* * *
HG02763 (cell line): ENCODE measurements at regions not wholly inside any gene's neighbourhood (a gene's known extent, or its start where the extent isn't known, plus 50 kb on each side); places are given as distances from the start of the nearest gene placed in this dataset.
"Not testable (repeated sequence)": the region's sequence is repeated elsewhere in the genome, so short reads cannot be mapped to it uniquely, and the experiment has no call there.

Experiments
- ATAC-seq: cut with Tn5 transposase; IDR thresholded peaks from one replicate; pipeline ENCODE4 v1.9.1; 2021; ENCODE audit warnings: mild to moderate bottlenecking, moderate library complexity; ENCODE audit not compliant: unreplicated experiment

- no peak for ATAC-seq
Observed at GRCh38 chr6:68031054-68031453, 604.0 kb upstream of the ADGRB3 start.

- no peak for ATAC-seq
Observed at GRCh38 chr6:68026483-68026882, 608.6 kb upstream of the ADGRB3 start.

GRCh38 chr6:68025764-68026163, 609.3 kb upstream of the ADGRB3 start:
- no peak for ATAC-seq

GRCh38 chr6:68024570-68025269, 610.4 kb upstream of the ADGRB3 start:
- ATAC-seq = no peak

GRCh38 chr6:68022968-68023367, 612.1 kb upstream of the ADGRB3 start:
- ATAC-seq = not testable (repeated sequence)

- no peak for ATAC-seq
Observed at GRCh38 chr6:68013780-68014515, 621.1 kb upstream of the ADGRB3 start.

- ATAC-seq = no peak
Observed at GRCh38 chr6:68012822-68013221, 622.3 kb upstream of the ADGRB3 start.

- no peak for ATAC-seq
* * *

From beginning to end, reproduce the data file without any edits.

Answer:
HG02763 (cell line): ENCODE measurements at regions not wholly inside any gene's neighbourhood (a gene's known extent, or its start where the extent isn't known, plus 50 kb on each side); places are given as distances from the start of the nearest gene placed in this dataset.
"Not testable (repeated sequence)": the region's sequence is repeated elsewhere in the genome, so short reads cannot be mapped to it uniquely, and the experiment has no call there.

Experiments
- ATAC-seq: cut with Tn5 transposase; IDR thresholded peaks from one replicate; pipeline ENCODE4 v1.9.1; 2021; ENCODE audit warnings: mild to moderate bottlenecking, moderate library complexity; ENCODE audit not compliant: unreplicated experiment

- no peak for ATAC-seq
Observed at GRCh38 chr6:68031054-68031453, 604.0 kb upstream of the ADGRB3 start.

- no peak for ATAC-seq
Observed at GRCh38 chr6:68026483-68026882, 608.6 kb upstream of the ADGRB3 start.

GRCh38 chr6:68025764-68026163, 609.3 kb upstream of the ADGRB3 start:
- no peak for ATAC-seq

GRCh38 chr6:68024570-68025269, 610.4 kb upstream of the ADGRB3 start:
- ATAC-seq = no peak

GRCh38 chr6:68022968-68023367, 612.1 kb upstream of the ADGRB3 start:
- ATAC-seq = not testable (repeated sequence)

- no peak for ATAC-seq
Observed at GRCh38 chr6:68013780-68014515, 621.1 kb upstream of the ADGRB3 start.

- ATAC-seq = no peak
Observed at GRCh38 chr6:68012822-68013221, 622.3 kb upstream of the ADGRB3 start.

- no peak for ATAC-seq